We like to keep things short and sweet, so here is how you extract frames from a video in Blender 2.9.
Load up Blender
Click on the ‘editor type’ button, just below the blender logo and ‘File’ button
Change the viewport to the Video Sequencer
Click Add to add the Video Sequence
Make sure that the clip length is set to the length of the video – use the ‘end’ panel
Click on the Camera Render settings (looks like a DSLR camera on the right of Blender) and then Color Management
Change the Color Management from Filmic to Standard. Filmic adds a soft overlay to it which is not what you want because you want the original looking image.
make sure the Resolution in the ‘Output panel’ (this looks like a printer halfway through a print) is the same as the video.
To find out the resolution, we use VLC. Open VLC and add your video file through the ‘Media’ menu
Click tools -> Codec Information
in the panel that comes up, you will see the video Resolution.
Make sure the FrameRate is the same. Some video record at weird 29.3 fps, or 27.2 etc (you get the idea) – we normally round this up to the closest normal frame rate.
Set your output location (the default is your temp folder). make sure you have enough space on your hard drive as the multiple images will quickly take a lot of space on your hard drive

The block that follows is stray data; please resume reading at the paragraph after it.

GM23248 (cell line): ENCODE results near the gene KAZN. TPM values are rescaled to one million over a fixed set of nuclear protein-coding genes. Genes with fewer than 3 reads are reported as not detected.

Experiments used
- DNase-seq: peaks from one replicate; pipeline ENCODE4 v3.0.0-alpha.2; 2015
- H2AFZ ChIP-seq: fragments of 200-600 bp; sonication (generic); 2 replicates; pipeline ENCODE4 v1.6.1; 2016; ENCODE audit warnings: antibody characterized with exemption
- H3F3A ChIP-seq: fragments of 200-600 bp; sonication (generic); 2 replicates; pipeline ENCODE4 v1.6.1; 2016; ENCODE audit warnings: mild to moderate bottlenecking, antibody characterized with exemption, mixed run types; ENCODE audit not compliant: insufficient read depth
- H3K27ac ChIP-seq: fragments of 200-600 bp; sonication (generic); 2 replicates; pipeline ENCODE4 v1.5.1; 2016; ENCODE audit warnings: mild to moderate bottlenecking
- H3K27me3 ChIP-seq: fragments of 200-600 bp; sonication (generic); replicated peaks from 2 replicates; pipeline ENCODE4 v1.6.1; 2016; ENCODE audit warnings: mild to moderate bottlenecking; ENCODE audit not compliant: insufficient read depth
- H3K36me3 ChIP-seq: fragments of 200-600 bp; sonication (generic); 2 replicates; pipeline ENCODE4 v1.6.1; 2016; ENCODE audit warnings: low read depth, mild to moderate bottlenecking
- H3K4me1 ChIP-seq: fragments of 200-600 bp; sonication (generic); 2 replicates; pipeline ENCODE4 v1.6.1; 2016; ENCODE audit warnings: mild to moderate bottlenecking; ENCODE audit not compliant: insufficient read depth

We use JPG to save space as we don’t need PNG with the alpha channel as not many video types have alpha channels.
Once you are ready, render out the animation
Reasons why? Well a lot of programs prefer working with JPG or single image files due to not needing to convert the video file as its being read in. We use this technique with our Reallusion 3D Facial MoCap set up. We record our sequences on our static cameras, load the video footage into Blender, extract the frames, and then we use that copy for inputting into our Faceware Motion Live plugin for Reallusion iClone and then to Unreal Engine 4 – pretty cool ain’t it.
By david|2021-10-11T09:00:09+00:00January 7th, 2021|blender|Comments Off on Blender 2.9 extract frames from video sequence